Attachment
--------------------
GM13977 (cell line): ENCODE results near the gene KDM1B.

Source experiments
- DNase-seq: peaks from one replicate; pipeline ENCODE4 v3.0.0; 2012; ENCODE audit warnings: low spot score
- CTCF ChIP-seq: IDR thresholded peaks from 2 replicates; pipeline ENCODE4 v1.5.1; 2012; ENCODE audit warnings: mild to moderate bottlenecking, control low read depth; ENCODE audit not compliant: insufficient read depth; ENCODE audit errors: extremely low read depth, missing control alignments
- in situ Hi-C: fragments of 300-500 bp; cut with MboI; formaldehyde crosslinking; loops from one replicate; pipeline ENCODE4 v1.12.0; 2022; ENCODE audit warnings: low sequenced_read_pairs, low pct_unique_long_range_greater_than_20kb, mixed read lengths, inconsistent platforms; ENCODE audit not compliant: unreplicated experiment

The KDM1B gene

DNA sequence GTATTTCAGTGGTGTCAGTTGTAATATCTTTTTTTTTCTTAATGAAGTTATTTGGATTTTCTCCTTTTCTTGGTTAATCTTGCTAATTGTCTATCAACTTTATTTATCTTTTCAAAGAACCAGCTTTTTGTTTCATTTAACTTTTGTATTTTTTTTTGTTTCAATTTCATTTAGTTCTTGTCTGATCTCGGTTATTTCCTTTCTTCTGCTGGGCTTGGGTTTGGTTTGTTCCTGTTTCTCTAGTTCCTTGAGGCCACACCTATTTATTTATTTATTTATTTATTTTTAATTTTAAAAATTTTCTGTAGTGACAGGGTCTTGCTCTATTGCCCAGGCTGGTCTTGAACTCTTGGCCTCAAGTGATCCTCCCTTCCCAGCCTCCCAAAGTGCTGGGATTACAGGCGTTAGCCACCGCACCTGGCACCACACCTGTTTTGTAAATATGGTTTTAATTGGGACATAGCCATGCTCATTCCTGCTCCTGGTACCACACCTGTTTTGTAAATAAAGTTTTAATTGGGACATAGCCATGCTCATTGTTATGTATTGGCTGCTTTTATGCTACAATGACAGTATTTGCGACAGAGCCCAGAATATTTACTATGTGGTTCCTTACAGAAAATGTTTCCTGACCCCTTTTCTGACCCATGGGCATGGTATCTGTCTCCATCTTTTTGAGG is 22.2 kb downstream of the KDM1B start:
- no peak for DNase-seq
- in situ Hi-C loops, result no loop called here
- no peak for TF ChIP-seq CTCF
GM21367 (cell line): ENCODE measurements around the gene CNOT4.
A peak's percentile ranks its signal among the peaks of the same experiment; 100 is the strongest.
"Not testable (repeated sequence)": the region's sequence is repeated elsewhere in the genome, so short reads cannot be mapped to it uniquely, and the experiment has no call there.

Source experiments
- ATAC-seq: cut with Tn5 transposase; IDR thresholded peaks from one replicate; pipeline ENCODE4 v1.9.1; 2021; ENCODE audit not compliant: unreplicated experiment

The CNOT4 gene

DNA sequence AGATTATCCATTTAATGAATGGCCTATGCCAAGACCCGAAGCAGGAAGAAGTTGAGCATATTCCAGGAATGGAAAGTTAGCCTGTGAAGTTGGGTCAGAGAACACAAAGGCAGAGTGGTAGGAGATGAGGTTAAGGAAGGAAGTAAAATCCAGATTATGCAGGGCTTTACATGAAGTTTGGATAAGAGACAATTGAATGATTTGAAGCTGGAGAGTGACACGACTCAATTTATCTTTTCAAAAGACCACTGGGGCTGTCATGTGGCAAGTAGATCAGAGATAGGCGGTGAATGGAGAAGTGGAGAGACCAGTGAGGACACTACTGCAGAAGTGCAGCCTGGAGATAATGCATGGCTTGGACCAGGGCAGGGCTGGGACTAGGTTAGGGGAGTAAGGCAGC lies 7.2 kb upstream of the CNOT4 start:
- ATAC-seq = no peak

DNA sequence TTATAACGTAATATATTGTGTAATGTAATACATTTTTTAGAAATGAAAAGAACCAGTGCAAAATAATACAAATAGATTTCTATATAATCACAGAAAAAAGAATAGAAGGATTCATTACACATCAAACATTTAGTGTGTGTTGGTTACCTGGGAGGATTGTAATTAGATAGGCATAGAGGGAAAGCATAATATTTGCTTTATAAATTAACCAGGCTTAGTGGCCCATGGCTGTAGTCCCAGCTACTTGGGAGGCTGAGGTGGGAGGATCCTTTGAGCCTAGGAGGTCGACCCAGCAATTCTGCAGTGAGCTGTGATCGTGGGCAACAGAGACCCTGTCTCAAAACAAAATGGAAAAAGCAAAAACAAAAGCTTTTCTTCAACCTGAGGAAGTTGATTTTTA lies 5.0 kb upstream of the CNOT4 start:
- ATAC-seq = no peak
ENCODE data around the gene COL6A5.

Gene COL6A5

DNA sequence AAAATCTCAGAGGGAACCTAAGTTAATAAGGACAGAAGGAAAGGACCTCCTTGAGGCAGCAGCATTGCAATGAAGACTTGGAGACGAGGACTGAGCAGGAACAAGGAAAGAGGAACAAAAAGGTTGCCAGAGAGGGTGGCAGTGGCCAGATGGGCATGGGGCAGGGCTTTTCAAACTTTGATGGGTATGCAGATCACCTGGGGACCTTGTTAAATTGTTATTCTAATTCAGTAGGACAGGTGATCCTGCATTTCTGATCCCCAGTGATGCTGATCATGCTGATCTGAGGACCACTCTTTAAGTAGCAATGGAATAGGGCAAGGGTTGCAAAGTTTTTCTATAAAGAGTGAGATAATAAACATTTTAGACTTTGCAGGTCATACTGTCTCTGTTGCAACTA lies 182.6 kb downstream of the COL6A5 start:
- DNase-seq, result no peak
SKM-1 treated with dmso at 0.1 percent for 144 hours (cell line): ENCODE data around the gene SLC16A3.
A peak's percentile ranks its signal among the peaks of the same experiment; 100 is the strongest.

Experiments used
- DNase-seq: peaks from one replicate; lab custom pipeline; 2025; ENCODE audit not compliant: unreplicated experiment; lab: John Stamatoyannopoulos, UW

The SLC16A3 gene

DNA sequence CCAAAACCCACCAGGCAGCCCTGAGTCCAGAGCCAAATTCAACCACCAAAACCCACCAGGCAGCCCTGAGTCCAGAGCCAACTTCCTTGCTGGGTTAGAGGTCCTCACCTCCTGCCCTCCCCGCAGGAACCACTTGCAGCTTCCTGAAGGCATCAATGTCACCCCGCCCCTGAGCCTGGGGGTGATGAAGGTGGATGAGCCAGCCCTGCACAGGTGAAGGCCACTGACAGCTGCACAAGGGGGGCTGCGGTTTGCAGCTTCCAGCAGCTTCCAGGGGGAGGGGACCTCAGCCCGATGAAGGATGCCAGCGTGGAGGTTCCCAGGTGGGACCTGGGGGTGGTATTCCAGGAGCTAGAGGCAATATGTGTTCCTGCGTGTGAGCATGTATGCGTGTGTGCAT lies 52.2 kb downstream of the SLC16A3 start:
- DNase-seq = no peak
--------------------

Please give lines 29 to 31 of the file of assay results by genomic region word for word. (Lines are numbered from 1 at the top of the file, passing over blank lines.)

The SLC16A3 gene

DNA sequence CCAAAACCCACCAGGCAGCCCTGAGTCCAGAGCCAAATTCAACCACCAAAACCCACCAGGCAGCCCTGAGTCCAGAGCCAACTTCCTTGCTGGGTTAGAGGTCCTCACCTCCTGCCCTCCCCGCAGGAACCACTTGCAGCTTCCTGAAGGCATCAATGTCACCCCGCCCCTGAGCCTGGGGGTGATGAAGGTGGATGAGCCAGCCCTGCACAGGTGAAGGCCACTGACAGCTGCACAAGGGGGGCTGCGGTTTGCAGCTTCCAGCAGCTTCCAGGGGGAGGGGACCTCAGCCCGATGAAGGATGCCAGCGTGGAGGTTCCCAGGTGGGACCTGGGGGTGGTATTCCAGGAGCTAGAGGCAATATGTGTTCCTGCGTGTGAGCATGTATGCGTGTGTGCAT lies 52.2 kb downstream of the SLC16A3 start:
- DNase-seq = no peak